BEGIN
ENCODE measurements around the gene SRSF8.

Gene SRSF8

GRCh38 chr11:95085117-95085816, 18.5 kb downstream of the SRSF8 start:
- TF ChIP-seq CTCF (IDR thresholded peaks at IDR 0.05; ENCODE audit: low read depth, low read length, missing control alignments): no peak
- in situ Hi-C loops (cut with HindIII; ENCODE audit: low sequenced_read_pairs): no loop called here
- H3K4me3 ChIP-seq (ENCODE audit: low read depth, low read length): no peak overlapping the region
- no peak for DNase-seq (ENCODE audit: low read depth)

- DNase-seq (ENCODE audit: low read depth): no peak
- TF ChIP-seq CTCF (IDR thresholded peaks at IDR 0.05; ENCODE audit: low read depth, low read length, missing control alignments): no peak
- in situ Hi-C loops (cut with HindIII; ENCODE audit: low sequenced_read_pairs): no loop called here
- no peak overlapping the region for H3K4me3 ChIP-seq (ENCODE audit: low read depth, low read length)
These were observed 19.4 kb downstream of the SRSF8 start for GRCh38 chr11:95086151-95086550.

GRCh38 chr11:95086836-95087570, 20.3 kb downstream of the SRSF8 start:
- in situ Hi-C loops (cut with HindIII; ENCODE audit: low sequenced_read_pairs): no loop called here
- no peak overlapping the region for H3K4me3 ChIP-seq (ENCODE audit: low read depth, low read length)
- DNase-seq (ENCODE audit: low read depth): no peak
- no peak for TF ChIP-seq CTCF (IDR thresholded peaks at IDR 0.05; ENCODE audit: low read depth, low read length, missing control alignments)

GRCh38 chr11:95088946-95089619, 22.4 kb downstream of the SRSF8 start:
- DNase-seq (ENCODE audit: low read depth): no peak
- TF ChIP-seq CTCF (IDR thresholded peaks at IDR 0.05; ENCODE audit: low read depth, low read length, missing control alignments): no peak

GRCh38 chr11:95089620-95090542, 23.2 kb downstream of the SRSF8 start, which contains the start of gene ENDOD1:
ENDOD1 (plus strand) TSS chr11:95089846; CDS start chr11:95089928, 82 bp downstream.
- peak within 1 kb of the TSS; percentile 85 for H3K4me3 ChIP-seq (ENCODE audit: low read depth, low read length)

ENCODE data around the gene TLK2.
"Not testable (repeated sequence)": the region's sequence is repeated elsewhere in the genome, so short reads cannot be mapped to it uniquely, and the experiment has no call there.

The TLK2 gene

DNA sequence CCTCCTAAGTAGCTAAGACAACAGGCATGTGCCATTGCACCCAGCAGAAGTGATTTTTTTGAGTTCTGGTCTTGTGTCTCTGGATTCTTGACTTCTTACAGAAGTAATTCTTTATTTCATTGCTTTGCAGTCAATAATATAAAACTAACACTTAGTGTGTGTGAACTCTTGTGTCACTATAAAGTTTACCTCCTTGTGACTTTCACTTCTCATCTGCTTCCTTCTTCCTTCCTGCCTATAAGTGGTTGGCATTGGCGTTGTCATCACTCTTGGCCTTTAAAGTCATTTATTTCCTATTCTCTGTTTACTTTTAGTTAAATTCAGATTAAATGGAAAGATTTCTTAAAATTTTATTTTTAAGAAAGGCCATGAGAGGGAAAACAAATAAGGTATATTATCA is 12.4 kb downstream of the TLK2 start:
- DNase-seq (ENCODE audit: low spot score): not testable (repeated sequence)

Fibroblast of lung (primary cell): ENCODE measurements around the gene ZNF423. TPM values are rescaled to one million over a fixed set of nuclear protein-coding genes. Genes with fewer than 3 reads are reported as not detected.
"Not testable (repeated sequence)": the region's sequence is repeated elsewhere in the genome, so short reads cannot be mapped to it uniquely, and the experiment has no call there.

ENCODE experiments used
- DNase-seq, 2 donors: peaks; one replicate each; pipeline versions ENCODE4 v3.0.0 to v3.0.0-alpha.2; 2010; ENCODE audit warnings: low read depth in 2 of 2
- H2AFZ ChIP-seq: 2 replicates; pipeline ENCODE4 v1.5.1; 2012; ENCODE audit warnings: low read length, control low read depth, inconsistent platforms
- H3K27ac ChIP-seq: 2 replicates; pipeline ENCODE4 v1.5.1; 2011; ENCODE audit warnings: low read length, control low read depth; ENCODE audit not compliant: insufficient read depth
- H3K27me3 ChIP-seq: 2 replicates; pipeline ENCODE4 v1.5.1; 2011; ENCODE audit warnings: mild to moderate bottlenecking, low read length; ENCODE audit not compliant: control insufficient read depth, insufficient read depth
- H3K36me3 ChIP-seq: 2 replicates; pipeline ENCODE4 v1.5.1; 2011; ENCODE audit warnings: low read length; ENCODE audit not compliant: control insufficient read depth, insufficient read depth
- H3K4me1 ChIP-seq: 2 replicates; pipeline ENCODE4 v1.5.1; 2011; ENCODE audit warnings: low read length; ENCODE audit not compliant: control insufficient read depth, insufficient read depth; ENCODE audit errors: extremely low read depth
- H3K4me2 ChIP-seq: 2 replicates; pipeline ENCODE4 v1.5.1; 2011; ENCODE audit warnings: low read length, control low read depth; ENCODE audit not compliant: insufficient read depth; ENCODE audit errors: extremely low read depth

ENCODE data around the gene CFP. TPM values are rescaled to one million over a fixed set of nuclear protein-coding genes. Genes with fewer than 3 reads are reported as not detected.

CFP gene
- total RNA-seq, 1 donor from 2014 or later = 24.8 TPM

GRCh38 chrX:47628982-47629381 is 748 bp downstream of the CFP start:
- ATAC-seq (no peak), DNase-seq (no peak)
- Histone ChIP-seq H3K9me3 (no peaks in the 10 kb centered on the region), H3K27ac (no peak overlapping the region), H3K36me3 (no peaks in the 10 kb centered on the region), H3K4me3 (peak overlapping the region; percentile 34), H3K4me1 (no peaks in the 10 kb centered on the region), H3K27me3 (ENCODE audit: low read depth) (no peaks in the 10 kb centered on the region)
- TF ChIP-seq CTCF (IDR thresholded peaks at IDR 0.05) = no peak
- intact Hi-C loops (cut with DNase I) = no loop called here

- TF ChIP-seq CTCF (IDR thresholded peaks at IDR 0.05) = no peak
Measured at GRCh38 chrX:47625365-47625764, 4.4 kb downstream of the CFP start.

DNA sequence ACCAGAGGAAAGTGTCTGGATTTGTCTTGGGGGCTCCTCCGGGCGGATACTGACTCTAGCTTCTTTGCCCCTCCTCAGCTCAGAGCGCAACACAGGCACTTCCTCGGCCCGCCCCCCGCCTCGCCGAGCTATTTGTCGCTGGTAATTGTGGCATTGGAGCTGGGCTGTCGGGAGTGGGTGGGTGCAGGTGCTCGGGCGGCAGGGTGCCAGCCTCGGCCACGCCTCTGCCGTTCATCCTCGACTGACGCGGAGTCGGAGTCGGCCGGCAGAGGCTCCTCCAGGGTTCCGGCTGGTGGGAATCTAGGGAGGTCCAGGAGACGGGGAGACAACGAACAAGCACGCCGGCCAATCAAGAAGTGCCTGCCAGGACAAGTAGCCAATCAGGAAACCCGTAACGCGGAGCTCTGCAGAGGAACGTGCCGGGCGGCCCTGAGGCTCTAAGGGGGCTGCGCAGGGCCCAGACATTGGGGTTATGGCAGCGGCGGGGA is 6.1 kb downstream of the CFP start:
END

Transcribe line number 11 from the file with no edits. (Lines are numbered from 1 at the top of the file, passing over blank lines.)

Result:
- no peak overlapping the region for H3K4me3 ChIP-seq (ENCODE audit: low read depth, low read length)